Here at Salesforce, we have incredible resources available to us through Volunteerforce to support non-profit cancer initiatives. Personally, I’ve become a patient advocate for CONQUER CANCER, the ASCO Foundation which provides merit grants to cancer researchers, working on breakthroughs for all types of cancer, in 120+ countries worldwide.
#4 Your Ohana is Much Bigger Than You Know
The moment you hear those fateful words — you have Stage IV cancer, it feels like your world is turned upside, and the lights get turned off at the same time. I felt scared, disoriented and alone. When the lights came back on, I saw support from not just family and friends — but co-workers, partners, and customers — and an entirely new group of backers, defenders, and champions, across my medical team and the cancer community.
I’ve been in the Salesforce Ohana for 15+ years (first as a customer, SI, and ISV, before joining the Communications and Media Industry team) which has enabled me to build great friendships worldwide. My family and I could not be more thankful for how our personal, professional, and healthcare networks have come together as one to rally around us. I’ve never experienced anything more humbling — or more powerful.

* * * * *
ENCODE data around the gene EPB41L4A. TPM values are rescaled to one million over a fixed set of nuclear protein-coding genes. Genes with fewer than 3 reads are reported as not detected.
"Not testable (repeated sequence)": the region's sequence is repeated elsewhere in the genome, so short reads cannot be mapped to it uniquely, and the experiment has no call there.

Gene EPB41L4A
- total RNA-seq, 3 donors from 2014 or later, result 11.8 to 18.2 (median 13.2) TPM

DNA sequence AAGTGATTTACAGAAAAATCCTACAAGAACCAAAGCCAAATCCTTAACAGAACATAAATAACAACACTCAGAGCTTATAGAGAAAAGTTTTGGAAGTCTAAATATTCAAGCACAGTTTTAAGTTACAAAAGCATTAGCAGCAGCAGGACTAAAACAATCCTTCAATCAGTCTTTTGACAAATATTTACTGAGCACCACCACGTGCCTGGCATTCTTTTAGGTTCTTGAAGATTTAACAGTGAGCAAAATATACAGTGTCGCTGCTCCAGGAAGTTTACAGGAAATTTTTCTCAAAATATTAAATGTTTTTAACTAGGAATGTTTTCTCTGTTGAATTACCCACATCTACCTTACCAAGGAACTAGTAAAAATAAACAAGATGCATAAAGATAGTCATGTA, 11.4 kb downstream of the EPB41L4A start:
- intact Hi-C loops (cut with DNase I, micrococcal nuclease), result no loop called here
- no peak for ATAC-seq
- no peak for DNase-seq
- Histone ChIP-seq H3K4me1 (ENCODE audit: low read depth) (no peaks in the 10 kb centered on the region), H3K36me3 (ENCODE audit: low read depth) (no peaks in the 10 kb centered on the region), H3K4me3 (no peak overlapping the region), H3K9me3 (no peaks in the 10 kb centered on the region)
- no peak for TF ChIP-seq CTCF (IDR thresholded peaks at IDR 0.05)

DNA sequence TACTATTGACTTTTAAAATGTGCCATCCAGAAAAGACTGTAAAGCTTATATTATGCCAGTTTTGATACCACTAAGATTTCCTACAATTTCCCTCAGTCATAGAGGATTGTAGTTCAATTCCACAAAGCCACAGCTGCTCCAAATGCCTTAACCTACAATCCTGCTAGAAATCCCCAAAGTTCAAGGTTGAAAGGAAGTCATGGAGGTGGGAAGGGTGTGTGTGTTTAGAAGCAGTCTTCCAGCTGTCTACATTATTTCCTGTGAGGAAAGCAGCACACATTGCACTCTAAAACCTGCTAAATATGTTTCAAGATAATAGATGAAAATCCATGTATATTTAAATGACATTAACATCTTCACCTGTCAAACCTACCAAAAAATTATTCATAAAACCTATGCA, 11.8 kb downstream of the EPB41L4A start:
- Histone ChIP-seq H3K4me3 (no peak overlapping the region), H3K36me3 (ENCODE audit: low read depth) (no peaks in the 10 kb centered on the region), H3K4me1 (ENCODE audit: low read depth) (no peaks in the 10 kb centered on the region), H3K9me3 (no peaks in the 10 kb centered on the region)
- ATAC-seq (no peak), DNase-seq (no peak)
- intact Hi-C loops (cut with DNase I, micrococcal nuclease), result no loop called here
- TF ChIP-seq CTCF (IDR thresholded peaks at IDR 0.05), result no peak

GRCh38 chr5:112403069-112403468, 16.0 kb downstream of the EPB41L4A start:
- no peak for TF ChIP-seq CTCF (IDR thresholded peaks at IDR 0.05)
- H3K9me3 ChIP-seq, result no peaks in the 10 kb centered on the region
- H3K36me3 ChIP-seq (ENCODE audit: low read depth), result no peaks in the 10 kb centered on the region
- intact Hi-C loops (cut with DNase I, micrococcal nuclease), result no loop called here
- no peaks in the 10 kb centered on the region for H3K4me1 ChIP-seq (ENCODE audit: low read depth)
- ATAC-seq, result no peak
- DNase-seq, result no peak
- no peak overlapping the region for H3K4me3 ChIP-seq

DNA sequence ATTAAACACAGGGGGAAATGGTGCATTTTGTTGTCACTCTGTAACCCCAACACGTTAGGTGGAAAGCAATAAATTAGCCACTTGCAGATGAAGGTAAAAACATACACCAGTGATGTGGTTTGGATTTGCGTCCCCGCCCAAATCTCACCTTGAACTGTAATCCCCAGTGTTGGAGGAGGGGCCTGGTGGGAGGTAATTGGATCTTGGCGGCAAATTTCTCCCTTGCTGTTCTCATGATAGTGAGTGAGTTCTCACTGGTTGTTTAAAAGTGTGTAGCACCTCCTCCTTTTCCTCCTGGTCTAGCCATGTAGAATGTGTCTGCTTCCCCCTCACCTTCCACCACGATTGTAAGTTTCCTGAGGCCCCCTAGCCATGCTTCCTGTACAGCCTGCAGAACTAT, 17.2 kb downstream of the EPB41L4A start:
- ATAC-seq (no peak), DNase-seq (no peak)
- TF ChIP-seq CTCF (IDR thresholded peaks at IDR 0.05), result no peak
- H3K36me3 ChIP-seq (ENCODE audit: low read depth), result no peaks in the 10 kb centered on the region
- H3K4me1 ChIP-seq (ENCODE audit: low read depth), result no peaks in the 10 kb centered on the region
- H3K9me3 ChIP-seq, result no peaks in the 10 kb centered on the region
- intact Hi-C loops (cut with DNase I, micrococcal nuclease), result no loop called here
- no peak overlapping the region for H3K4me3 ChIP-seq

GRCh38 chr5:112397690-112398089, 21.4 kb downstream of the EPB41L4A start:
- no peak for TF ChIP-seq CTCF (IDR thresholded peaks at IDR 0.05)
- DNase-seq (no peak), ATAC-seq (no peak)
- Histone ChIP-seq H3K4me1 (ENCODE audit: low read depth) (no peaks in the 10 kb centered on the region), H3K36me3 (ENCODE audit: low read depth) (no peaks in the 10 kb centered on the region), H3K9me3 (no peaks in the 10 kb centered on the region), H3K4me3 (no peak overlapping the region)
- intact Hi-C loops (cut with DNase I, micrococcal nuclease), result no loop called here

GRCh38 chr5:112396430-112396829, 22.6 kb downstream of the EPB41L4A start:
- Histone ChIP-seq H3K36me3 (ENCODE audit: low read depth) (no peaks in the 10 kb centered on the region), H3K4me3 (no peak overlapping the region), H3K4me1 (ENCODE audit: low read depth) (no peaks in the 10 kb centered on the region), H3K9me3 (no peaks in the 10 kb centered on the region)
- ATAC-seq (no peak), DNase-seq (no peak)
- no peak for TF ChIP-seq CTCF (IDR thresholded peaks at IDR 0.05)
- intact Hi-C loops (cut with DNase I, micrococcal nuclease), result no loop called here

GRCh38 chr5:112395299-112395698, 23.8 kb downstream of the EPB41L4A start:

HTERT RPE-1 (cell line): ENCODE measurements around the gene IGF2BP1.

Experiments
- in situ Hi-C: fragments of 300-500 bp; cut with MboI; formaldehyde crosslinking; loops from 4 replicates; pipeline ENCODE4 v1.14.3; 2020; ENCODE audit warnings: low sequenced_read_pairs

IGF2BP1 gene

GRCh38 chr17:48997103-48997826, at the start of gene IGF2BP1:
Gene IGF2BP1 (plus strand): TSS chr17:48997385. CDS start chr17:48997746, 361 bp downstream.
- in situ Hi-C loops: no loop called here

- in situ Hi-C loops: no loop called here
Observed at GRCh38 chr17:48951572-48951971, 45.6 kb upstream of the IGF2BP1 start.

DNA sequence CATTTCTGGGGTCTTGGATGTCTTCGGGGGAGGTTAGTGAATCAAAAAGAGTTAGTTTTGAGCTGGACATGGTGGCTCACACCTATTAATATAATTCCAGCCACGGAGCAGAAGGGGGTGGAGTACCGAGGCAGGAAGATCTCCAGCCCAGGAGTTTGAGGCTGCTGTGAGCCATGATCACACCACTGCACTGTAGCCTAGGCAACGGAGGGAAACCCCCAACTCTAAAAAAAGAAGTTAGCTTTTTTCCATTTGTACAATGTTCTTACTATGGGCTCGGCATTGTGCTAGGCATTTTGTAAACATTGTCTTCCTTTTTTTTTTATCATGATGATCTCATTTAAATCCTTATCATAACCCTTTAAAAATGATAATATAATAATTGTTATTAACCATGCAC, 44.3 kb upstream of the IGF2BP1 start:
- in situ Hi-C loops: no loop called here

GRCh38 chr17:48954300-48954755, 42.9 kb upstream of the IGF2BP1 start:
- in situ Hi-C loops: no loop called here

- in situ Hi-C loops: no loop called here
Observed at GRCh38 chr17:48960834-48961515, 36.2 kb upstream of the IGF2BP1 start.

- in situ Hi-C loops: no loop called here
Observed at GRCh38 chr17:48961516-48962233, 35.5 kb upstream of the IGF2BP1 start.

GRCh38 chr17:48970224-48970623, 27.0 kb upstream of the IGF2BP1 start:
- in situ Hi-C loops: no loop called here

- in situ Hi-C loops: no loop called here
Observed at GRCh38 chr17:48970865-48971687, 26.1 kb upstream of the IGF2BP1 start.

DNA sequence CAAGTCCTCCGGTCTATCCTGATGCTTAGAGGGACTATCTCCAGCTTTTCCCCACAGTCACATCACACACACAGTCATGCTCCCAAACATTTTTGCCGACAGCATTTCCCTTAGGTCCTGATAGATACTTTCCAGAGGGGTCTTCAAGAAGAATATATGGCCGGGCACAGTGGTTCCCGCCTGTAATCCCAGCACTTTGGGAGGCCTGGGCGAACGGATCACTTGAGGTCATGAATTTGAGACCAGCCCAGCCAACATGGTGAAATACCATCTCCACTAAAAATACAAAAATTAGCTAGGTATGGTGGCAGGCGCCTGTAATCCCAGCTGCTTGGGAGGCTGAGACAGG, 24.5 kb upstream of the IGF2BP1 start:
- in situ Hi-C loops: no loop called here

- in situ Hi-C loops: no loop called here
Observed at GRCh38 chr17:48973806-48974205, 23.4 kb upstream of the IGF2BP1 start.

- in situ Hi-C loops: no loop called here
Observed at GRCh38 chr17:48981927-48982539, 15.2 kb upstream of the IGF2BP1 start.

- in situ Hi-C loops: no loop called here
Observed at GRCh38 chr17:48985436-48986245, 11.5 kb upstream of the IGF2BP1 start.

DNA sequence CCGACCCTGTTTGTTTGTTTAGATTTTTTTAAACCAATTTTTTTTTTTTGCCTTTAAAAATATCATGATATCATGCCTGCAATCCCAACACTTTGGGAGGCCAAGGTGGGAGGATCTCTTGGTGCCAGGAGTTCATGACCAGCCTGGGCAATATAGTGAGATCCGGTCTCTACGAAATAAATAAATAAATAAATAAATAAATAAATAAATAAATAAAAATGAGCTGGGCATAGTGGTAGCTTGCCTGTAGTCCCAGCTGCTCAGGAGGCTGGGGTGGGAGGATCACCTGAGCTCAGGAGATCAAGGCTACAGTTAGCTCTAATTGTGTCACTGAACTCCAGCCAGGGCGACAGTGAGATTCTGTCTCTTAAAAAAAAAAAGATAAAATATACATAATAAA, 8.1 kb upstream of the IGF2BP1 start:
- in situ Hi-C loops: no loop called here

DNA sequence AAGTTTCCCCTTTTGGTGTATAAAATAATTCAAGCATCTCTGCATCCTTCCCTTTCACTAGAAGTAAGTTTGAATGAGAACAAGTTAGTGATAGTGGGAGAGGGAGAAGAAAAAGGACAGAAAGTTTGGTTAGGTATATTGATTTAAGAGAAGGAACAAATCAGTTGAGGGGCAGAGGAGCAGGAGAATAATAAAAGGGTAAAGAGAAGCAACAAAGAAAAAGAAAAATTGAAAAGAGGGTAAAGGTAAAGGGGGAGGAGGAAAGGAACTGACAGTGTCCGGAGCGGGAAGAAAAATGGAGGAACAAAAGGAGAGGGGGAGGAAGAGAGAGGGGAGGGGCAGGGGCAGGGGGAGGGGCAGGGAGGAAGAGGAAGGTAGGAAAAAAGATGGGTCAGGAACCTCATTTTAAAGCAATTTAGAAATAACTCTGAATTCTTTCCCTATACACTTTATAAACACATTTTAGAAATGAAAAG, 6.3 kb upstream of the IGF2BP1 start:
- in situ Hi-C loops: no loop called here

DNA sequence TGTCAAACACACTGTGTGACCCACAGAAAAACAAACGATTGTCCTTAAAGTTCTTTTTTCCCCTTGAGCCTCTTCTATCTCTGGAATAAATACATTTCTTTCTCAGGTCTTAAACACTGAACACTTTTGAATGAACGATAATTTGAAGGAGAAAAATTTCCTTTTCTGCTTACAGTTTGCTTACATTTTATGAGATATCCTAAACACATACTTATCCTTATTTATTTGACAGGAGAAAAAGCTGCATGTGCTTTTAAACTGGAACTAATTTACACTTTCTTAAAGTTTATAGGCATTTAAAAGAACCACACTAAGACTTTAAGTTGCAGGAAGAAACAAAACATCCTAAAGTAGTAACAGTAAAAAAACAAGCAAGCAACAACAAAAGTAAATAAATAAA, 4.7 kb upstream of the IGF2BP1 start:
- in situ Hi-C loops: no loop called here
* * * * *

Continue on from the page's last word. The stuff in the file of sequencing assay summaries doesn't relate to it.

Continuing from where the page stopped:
#5 You are Someone’s Superpower and Superhero
Just as powerful as any medicine out there, I’ve learned that love, faith, hope, family and friends are the real superpowers we all have on this trail. Whether you’re a patient interacting with other patients, a friend or family member working someone who is diagnosed, know that your role is vital.
I hope you never have to face or take this difficult trail. But if you do, may your personal and professional Ohana surround you with the same level of superpower support that I have. They carry me every day and I have no doubt they will do the same for you.
You just need to ask.
Please contact me directly if you or your company would like to join Salesforce Ohana’s volunteer efforts benefitting Conquer Cancer, the ASCO Foundation. And, remember to contact your doctor and ask about a cancer screening. It could save your life.